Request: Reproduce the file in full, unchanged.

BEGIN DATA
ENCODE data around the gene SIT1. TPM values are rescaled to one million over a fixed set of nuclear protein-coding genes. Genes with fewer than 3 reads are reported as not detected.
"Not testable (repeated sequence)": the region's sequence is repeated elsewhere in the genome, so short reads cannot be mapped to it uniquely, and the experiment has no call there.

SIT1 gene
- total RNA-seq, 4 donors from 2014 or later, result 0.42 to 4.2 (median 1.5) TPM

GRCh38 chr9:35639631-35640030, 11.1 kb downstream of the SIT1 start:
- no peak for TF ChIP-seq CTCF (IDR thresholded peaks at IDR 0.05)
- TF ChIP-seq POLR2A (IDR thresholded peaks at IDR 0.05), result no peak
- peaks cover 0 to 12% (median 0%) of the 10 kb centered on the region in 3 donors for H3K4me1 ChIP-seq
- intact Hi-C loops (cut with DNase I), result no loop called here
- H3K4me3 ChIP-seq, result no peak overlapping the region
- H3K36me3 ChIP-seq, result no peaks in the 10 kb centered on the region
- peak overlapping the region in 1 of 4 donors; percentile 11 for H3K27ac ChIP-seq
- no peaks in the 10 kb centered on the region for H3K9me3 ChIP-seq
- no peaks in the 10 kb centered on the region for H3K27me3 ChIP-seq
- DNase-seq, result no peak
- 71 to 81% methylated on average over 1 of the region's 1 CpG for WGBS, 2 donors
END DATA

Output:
ENCODE data around the gene SIT1. TPM values are rescaled to one million over a fixed set of nuclear protein-coding genes. Genes with fewer than 3 reads are reported as not detected.
"Not testable (repeated sequence)": the region's sequence is repeated elsewhere in the genome, so short reads cannot be mapped to it uniquely, and the experiment has no call there.

SIT1 gene
- total RNA-seq, 4 donors from 2014 or later, result 0.42 to 4.2 (median 1.5) TPM

GRCh38 chr9:35639631-35640030, 11.1 kb downstream of the SIT1 start:
- no peak for TF ChIP-seq CTCF (IDR thresholded peaks at IDR 0.05)
- TF ChIP-seq POLR2A (IDR thresholded peaks at IDR 0.05), result no peak
- peaks cover 0 to 12% (median 0%) of the 10 kb centered on the region in 3 donors for H3K4me1 ChIP-seq
- intact Hi-C loops (cut with DNase I), result no loop called here
- H3K4me3 ChIP-seq, result no peak overlapping the region
- H3K36me3 ChIP-seq, result no peaks in the 10 kb centered on the region
- peak overlapping the region in 1 of 4 donors; percentile 11 for H3K27ac ChIP-seq
- no peaks in the 10 kb centered on the region for H3K9me3 ChIP-seq
- no peaks in the 10 kb centered on the region for H3K27me3 ChIP-seq
- DNase-seq, result no peak
- 71 to 81% methylated on average over 1 of the region's 1 CpG for WGBS, 2 donors